Lean Thinking

27 June 2017

Value

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We talk about value a lot in agile. The whole point of agile is often given as "the ability to deliver value quickly". Lean looks at value streams and flows of value. But when we say value, what do we really mean? What is value? The dictionary tells us that value is "the regard that something is held to deserve; the importance, worth, or usefulness of something."

So value describes something that is important to someone. But who? When we ask ourselves this question, we usually come up with and answer of - "the customer". This isn't a wrong answer, customer value has to be our of our key drivers. Make the customer happy by giving them what they want. That's the key to business success. But note that I said "one of our key drivers", not "our key driver". There are other "someones" out there who are also important, and often get forgotten. What about the organisation itself? Its employees?

How many times have you seen a team's backlog that is entirely dominated by new customer features while other important things, like maintenance, upgrades, and refactoring languish at the bottom because they have "no customer value"? We often focus on direct customer value to the exclusion of all else because that's the obvious source of value. There are other important ones that get ignored though.

I tend to divide value into three types. The is direct customer value, the obvious one. Things that are directly useful to the customer and will directly generate revenue for the organisation. So far so obvious, but what about the other two? The other two are learning and enablement.

Learning has value to the organisation and to the customer. If you think about it, a technical spike has learning value - we are learning whether something will work or not in order to prevent an expensive investment in something that is doomed. That learning reduces risk which is a direct benefit to the organisation.

What about developing a couple of options and testing them to see which is best? No direct customer value but running an experiment like this lets the organisation evolve a better solution which has direct value to the organisation and indirect value to the customer.

Training has learning value as it allows the organisation to develop better/faster/with newer technology/with improved quality.

So learning is an important source of value that is often overlooked and ignored in favour of the more obvious direct customer value. What about enablement?

Enablement value is the hardest to see. Something that has no enablement value may have no direct value on its own, its purpose is to enable future value.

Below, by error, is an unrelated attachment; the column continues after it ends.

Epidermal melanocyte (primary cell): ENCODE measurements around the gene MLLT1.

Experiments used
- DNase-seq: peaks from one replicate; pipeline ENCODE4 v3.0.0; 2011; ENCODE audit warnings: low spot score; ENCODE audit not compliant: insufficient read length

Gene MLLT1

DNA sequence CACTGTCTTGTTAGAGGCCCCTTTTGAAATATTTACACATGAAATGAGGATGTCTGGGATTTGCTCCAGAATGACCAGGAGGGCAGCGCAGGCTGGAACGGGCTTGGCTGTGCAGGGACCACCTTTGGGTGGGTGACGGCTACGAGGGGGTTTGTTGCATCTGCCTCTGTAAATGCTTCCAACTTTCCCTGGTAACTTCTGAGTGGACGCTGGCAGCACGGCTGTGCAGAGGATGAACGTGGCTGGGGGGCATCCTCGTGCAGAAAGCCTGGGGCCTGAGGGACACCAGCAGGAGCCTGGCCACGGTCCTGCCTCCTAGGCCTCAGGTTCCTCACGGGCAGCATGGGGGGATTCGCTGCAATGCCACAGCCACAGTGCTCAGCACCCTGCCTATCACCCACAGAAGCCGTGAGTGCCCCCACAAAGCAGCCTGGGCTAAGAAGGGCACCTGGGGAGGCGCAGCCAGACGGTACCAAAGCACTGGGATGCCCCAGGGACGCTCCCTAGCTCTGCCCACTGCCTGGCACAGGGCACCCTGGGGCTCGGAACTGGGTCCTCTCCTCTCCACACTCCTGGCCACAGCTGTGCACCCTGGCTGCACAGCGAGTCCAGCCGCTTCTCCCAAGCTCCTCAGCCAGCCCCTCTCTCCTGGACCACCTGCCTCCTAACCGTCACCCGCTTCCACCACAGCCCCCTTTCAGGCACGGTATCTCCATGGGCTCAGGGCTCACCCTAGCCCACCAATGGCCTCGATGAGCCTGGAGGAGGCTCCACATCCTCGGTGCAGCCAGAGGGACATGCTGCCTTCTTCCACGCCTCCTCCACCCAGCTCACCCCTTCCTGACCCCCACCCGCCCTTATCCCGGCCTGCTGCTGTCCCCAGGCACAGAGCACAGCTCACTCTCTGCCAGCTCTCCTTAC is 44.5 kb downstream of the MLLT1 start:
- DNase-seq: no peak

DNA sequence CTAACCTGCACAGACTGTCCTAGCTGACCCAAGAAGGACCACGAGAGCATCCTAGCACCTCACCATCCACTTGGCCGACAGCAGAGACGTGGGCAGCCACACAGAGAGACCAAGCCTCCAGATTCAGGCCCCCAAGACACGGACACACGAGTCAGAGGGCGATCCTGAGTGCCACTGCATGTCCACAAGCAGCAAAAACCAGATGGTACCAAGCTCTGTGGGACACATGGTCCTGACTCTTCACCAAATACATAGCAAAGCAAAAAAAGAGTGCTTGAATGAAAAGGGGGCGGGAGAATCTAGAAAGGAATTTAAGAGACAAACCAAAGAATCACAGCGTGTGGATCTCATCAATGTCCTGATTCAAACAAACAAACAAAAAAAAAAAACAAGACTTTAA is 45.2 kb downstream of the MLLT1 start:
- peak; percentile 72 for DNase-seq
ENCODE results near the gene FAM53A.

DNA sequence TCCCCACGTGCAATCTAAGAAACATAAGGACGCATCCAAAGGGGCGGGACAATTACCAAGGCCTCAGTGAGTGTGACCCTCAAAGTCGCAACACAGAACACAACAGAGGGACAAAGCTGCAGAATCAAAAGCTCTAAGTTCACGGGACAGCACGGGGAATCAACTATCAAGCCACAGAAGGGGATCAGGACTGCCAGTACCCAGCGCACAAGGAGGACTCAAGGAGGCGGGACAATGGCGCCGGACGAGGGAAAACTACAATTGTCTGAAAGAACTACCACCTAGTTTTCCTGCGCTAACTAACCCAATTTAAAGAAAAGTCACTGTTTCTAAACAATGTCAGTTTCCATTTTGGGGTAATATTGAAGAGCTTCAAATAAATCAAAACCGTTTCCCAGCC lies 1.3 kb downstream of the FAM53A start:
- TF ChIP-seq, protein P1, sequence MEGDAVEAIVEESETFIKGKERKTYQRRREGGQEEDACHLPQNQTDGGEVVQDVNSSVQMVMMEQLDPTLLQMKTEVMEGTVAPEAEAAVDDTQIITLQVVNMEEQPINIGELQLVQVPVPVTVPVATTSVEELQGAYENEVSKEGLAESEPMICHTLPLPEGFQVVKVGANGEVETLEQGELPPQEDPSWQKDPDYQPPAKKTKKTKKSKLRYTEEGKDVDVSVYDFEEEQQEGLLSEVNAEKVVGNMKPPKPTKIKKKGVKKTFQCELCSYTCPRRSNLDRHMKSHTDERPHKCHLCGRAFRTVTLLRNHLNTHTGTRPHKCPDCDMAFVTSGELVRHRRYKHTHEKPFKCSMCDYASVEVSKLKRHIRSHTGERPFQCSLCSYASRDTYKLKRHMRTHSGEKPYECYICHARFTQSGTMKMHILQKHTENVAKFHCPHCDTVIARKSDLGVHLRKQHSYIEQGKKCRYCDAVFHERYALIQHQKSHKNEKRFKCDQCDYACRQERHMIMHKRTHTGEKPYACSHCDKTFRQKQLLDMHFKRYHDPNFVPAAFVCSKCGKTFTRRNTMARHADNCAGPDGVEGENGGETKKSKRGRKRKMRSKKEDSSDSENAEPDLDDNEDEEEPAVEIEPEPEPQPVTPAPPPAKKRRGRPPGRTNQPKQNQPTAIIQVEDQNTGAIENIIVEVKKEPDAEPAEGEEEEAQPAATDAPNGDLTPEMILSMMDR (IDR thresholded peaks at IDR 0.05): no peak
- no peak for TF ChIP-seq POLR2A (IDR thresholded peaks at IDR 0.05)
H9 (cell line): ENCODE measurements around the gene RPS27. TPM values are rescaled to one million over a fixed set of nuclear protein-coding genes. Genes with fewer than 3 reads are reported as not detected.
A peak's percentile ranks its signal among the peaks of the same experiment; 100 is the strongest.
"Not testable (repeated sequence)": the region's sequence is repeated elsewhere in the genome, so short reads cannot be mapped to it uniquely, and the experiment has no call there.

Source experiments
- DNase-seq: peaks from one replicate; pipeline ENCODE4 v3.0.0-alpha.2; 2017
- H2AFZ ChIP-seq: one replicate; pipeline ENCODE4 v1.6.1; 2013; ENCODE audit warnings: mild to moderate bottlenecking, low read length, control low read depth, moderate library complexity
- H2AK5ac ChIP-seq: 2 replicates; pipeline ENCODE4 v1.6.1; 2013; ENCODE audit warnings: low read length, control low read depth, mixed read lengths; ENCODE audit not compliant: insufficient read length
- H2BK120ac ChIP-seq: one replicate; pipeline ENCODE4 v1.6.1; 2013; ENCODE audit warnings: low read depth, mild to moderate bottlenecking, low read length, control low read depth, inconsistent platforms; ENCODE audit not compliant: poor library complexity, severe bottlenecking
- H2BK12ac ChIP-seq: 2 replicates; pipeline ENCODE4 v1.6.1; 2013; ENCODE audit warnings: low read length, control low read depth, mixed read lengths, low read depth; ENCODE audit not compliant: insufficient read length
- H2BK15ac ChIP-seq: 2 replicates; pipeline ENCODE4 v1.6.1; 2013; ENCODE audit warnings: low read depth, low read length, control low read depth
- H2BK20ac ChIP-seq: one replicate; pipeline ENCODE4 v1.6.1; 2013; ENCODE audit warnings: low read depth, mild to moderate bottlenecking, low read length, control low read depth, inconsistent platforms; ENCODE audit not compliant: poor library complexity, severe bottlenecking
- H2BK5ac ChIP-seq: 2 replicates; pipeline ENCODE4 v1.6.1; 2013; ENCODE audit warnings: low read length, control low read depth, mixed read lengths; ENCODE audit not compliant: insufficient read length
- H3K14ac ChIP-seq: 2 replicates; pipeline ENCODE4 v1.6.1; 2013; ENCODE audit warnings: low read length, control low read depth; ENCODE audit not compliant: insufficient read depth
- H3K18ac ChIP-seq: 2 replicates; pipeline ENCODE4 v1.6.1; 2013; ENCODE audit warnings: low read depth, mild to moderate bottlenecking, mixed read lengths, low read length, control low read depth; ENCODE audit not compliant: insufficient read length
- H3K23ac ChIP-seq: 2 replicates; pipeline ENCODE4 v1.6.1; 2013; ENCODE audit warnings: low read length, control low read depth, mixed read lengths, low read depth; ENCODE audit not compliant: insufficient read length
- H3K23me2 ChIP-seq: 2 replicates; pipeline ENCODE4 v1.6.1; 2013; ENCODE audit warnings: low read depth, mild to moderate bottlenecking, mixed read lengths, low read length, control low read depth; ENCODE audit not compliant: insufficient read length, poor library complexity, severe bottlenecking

Take that database upgrade that has been languishing at the bottom of your backlog for ages. It may not have any direct customer value - the customer doesn't care which version we run, but it might allow you to deliver a bunch of new features that are not possible (or just really hard and expensive) on the current version. That's enablement value. It unlocks future value.

Refactoring is something that usually either languishes at the bottom of the backlog for "when we have time" (ie: never) or gets stuck in by the team, usually at the cost of working extra hard (which is not sustainable), or tacked on to other stories which makes them bloated and less likely to get done.

Looked at through an enablement lens, refactoring is a different proposition. Refactoring that code may allow new features to be added that weren't previously possible. It may allow other features to be delivered faster, earlier and more cheaply. That's enablement value.

What about setting up an environment to allow AB testing? That potentially unlocks a lot of future earning value.

Some teams try to reword their enablement and learning items into customer value terms which always looks a bit awkward and is seldom successful - "as a customer I need the database upgraded to version 7 so that performance might improve and I get a better user experience". "as a customer I need the validation code refactored so that I can validate forms faster". Not real convincing, and this type of story tends to stay at the bottom of the backlog as well.

Most of the time we look at our backlog only through the lens of direct customer value, because it's easy to identify. I like my teams to make three passes through their backlog when doing prioritisation, each with a different lens. The first pass is the customer value pass - "what items in the backlog have the highest customer value?" That's pretty much what we do now. The second pass looks at the backlog through a learning lens - "which items on the backlog give us the greatest learning opportunities?" The third pass looks at the backlog through the enablement lens - "which items on the backlog enable the greatest future value?" Once we have the top ranking items through all three lenses we can assess them against each other and come up with our priorities. Using T shirt issues to represent the size of the value for each story works well and gives us a way to somewhat objective rank a customer value story against an enablement or learning story.

This doesn't guarantee that that refactoring story will get done, it may well be that there are a bunch of really high customer value stories in the backlog that trump the more modest enablement value of the refactoring, but it does guarantee that it will at least be considered.

Tagging each of your stories with a value type also lets you do some more strategic, portfolio level assessments of the work you are doing - Are we delivering enough customer value? Are we setting ourselves up for the future by doing enough enablement? Are we doing enough learning to minimise risk?

So, don't throw away your customer value lens, add another two to your toolkit and look at your backlog through fresh eyes.

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